By Casey Michel
By Dianna Wray
By Dianna Wray
By Sean Pendergast
By Casey Michel
By Cory Garcia
By Jeff Balke
By Craig Malisow
House majority whip Tom DeLay failed miserably in his quest to rid Fort Bend County politics of his ex-partner's wife, proving once again that sometimes his big head can just get in the way. Ever since Jacqueline Blankenship's husband Robert settled his lawsuit against DeLay and others over the sale of Albo Pest Control, the Sugar Land congressman has been pressuring Fort Bend Republicans to steer clear of Mrs. Blankenship, a GOP activist turned campaign operative. When retired Texas Ranger Milton Wright brought her in to manage his party primary campaign for county sheriff, DeLay threw his weight behind Wright's opponent in radio and television ads. That didn't seem to cut much ice with runoff voters, who gave Wright the Republican nomination by a 32 margin. Wright's victory is being attributed to both Blankenship's hard-driving campaign effort and the resentment that DeLay's vendetta against her has stirred in Republican circles. DeLay might have kicked himself for the outcome, except that he's nursing a broken leg recently incurred while breaking in a pair of in-line skates, a 49th birthday gift from his wife. Maybe he'd have done better by sending the skates in an unmarked package to Jacqueline Blankenship.
Sylvia's New Friends
Democrats elected to countywide offices in Harris County are becoming a severely endangered species, but at least one of the party's nominees has had her prospects enhanced by the continuing bad blood in local Republican circles. In the wake of the bitter runoff between Mickey Lawrence and Mike Fleming that ended with Fleming's capture of the GOP nod for county attorney, there's a nascent movement by some of Lawrence's supporters to back chief municipal courts Judge Sylvia Garcia, the Democratic nominee, in the November general election.
"I know plenty of Republicans who are phoning Garcia offering to work in her campaign," says one GOP source, who claims that some GOP activists, especially women, believe that Fleming's campaign smeared Lawrence in the closing days with "blatant lies" that she was pro-choice on abortion and favored the annexation of outlying areas by the city of Houston, a near-mortal sin for suburban Republicans. (Fleming professes no knowledge of such tactics.) Another GOPer predicts that moderate-leaning Republican women who supported Lawrence "will have no problem at all with Sylvia's pro-choice stand. She will definitely get significant support from that group."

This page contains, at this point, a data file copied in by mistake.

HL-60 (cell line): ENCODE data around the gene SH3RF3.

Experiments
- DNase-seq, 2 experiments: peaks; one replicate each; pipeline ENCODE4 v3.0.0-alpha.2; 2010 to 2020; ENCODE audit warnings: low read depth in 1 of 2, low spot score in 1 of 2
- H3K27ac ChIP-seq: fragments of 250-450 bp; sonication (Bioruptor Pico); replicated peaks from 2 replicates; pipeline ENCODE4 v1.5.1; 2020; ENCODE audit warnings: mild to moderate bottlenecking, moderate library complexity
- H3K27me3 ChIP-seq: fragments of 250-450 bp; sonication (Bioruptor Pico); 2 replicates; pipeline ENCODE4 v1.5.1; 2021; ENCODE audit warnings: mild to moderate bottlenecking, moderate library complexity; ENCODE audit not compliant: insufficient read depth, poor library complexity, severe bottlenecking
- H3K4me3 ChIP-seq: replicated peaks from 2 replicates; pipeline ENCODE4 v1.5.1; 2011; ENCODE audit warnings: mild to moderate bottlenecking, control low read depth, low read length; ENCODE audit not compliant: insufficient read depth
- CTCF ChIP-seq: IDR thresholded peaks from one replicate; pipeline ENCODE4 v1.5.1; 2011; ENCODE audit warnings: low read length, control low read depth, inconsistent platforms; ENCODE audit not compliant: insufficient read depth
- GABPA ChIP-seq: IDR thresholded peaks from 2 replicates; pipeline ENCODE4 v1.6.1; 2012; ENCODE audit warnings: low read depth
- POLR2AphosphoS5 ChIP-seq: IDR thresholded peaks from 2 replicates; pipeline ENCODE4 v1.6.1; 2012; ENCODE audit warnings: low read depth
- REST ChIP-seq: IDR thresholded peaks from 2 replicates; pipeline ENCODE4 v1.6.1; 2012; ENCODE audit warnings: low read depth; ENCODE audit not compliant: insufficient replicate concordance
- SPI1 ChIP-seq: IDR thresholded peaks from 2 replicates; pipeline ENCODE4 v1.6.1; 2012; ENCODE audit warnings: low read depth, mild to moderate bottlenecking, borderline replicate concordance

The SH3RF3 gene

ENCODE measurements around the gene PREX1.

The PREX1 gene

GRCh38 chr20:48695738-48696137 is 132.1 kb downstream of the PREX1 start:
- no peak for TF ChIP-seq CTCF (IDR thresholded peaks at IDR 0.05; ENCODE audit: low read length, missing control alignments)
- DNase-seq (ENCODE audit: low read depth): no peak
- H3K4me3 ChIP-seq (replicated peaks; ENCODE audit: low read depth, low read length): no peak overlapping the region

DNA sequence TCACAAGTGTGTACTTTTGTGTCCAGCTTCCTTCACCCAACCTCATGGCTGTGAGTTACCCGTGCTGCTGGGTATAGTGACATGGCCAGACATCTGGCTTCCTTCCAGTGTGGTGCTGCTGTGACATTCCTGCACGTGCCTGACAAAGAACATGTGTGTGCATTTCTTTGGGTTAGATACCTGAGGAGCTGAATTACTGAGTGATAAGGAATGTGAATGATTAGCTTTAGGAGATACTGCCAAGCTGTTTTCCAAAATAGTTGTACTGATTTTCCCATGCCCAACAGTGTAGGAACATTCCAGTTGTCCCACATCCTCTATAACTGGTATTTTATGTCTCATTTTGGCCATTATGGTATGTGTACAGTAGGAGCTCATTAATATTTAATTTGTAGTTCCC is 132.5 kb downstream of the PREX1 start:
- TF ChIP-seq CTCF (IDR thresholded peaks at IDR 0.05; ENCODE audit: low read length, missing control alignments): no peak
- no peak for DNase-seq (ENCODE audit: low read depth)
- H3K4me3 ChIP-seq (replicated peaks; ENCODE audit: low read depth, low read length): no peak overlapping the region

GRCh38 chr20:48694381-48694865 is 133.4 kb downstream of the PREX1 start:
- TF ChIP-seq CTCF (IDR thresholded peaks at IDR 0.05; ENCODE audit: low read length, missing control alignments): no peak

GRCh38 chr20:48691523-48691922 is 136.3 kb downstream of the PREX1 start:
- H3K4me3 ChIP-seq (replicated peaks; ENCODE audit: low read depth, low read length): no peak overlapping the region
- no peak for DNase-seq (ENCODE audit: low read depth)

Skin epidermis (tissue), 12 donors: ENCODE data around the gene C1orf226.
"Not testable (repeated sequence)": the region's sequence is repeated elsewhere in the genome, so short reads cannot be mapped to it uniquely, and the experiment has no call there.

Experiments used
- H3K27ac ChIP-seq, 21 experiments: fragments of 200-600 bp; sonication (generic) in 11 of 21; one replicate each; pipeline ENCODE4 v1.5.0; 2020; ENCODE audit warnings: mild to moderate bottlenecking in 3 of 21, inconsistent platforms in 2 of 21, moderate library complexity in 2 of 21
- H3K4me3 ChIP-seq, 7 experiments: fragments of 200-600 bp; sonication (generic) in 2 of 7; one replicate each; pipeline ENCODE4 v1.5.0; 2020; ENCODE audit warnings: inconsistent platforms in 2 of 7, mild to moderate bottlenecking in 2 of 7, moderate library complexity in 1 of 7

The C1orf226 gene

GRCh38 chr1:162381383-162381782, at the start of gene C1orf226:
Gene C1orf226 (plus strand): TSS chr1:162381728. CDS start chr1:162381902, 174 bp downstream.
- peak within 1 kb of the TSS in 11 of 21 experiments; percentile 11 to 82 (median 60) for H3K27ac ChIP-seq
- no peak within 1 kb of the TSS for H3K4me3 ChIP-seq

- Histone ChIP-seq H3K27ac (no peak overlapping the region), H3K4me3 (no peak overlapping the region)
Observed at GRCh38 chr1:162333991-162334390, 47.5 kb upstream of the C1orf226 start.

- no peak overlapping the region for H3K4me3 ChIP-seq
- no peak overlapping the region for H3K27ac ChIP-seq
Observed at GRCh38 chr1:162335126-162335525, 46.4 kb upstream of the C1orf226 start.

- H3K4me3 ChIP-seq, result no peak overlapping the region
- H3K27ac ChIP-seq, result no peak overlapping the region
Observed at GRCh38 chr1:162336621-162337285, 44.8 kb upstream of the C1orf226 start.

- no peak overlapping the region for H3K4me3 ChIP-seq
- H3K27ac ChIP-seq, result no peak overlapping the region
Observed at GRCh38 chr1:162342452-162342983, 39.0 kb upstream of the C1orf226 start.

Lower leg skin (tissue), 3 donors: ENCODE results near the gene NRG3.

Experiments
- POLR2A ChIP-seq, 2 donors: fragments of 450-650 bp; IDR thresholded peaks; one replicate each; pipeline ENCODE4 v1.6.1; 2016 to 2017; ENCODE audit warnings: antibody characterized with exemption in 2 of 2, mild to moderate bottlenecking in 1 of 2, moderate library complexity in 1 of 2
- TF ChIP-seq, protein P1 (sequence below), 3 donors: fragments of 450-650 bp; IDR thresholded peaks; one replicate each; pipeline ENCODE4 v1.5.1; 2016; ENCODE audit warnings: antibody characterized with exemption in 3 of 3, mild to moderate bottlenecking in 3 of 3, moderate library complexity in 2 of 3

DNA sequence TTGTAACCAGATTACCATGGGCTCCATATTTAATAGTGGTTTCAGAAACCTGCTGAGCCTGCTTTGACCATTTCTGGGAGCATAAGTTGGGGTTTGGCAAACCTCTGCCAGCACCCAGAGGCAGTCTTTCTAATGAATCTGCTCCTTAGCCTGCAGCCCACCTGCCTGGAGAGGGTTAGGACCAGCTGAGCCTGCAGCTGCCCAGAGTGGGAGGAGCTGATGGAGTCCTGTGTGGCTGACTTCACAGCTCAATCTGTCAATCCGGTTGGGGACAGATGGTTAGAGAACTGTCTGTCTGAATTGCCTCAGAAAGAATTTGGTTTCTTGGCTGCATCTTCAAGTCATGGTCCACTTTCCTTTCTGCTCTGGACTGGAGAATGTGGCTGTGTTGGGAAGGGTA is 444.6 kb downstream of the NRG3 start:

For party activists such as Alice Bixby, a member of the Northwest Forest and Magic Circle Republican Women's clubs, Fleming's wholesale backing by County Commissioners Jerry Eversole and Steve Radack was the main source of irritation. "Fleming was not even their first choice," says Bixby, who claims the two GOP commissioners unsuccessfully wooed former state representative Ashley Smith and state District Court Judge William Bell to run against Lawrence before settling on Fleming. According to Bixby, "They entertained for [Fleming], contributed big bucks, even went on the radio on the last day and said, 'Get out and vote for Fleming.' How can this man, if he were elected, turn around and rule against those commissioners that have bought and paid for him?" Look for a "Republicans for Garcia" organization to be formed in the coming weeks, Bixby says.
Fellow Northwest Forest club member Fran Mason seconds Bixby's sentiments, and says it's time for Radack to stop trying to dictate county Republicans' primary election choices. "Why have an election in the first place?" she says. "We should just ask Steve Radack who he wants and then let him appoint them." Well, that would save everybody a lot of money.
"I Love This Game!"
A Houstonian involved in laying the legal groundwork for the upcoming Denver trial of accused Oklahoma City bomber Timothy McVeigh reports that the former soldier appears to be adjusting well to prison life. "He was very nonchalant, very easygoing, and did not appear upset in any way," our source says of his extended contact with McVeigh. "He struck you as an eager-to-please person you'd like to have working in your back yard." (Of course, you might want to restrict his access to lawn fertilizer, just to be on the safe side.) Our source's jailhouse conversation with McVeigh was limited in content, but he says McVeigh did not impress him as an intellectual heavyweight. "It mostly was banality," says the Houstonian, "and remember the great Hannah Arendt line about the banality of evil? Well, this guy was banal. Sit- ting down talking to him, you would never guess he felt intensely about anything." But one subject did seem to spark McVeigh's enthusiasm. When the Houstonian offhandedly mentioned his city of residence to McVeigh, the accused mass murderer perked up and asked, "Do you know Clyde Drexler?"
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